The closing section mirrors the opening, and Leo falls into a deep sleep. Leo has travelled widely in his sleep, and has appeared with John Kenny in Moscow, Minneapolis, Stuttgart, London and Tokyo, to name but a few ports of call! 
John Maxwel Geddes

John Maxwell Geddes was born in 1941 and studied at the Royal Scottish Academy of Music and Drama and at the Royal Danish Conservatoire. Formerly an associate professor at Oregon State University and lecturer at St Andrew’s College, he lives in Glasgow with his wife and three children; the family pet, Leo (1972 - 1992) was Scotland’s biggest and most famous cat!His works have earned him a reputation for powerful imagery and brilliant instrumental writing, and in recent years he has attended prestigious performances of his works, such as Ombre in Manchester and Dublin; Callanish in Boston, San Francisco and Nurnberg; Lacuna in Trondheim and Monterey; Voyager at it’s premiere at the opening of the BBC SSO Centre. His song cycle for Susan Kessler and Geoffrey Parsons has received many awards from the British Council / Scottish Arts Council/Scottish International Education Trust amongst others. Recent works include an Oboe Concerto and his Symphony No 2.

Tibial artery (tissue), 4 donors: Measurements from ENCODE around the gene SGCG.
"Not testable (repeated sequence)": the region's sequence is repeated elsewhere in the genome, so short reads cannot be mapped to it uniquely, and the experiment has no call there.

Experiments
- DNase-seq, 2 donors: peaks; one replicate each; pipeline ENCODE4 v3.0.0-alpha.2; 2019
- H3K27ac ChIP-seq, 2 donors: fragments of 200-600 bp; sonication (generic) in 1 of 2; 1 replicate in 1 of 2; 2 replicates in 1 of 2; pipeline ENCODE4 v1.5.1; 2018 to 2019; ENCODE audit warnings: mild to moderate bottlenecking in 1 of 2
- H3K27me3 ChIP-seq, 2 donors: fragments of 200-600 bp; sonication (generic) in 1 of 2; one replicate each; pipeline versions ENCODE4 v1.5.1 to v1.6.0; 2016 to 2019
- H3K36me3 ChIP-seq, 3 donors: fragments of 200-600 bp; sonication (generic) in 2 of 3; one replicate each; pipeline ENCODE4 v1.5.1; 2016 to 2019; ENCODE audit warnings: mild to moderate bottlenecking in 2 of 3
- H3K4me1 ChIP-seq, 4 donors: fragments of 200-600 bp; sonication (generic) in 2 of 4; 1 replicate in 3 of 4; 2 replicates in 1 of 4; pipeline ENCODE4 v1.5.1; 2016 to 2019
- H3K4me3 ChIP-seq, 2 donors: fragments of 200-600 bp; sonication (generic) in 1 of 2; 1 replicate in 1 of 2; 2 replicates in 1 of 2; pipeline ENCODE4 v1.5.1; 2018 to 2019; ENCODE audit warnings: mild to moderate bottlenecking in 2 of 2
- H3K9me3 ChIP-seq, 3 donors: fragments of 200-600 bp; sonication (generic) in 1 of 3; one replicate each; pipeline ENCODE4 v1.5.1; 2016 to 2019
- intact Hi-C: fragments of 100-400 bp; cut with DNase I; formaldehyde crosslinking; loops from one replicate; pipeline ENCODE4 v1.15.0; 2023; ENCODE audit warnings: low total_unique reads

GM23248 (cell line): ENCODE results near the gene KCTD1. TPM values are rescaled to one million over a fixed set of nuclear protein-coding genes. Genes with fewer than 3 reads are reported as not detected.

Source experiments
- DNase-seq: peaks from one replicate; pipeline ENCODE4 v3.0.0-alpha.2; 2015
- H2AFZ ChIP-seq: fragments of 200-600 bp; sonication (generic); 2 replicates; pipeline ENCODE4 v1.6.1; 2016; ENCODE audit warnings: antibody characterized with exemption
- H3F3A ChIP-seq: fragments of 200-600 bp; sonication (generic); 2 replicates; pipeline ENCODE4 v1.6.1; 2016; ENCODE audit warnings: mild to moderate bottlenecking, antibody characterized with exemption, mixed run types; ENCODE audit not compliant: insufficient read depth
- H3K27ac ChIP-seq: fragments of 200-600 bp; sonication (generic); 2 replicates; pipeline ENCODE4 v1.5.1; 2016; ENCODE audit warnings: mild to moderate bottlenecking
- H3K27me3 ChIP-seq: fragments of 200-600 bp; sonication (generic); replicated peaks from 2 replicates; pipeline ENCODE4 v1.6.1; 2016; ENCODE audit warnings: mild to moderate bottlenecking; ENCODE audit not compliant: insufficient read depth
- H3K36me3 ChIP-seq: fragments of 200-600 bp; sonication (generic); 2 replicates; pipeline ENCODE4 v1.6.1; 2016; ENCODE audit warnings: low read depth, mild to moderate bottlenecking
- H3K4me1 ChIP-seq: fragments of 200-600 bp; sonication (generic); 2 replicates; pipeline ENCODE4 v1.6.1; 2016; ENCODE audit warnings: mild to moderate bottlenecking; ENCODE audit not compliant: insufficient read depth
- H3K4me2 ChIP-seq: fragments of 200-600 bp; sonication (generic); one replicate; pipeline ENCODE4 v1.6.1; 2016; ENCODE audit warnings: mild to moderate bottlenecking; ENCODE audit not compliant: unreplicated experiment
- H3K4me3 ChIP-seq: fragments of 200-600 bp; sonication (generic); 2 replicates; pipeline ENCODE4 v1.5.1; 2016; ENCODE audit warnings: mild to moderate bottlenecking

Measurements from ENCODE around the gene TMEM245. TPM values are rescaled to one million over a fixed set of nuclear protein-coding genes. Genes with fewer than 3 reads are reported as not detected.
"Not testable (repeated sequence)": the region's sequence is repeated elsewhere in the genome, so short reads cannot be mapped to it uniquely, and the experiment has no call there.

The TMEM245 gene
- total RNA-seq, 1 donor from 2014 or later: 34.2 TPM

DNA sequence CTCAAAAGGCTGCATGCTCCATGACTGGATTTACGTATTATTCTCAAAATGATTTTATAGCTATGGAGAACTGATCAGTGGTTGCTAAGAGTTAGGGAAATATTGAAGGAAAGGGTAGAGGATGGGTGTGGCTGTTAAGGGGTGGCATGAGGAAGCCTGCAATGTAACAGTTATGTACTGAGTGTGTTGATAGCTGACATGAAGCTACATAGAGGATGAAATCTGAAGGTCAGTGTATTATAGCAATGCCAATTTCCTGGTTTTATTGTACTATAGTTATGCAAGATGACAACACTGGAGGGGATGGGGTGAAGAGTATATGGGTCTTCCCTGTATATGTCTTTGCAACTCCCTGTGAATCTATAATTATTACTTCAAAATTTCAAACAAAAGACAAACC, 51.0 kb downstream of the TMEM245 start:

David Home, pianist, has won numerous awards, including first place in the National Mozart Competition in 1987 and the piano section of the BBC Young Musician of the Year Competition in 1988. He has performed extensively in the UK in recitals, and has played with many of the major orchestras, as well as giving performances in Europe and the United States, He has made many television and radio appearances, and made his BBC Proms debut playing Prokofiev's Third Piano Concerto with the BBC Scottish Symphony Orchestra. His large concerto repertoire ranges from Mozart to Gershwin, and he has played a great deal of new music, including works specially written for him.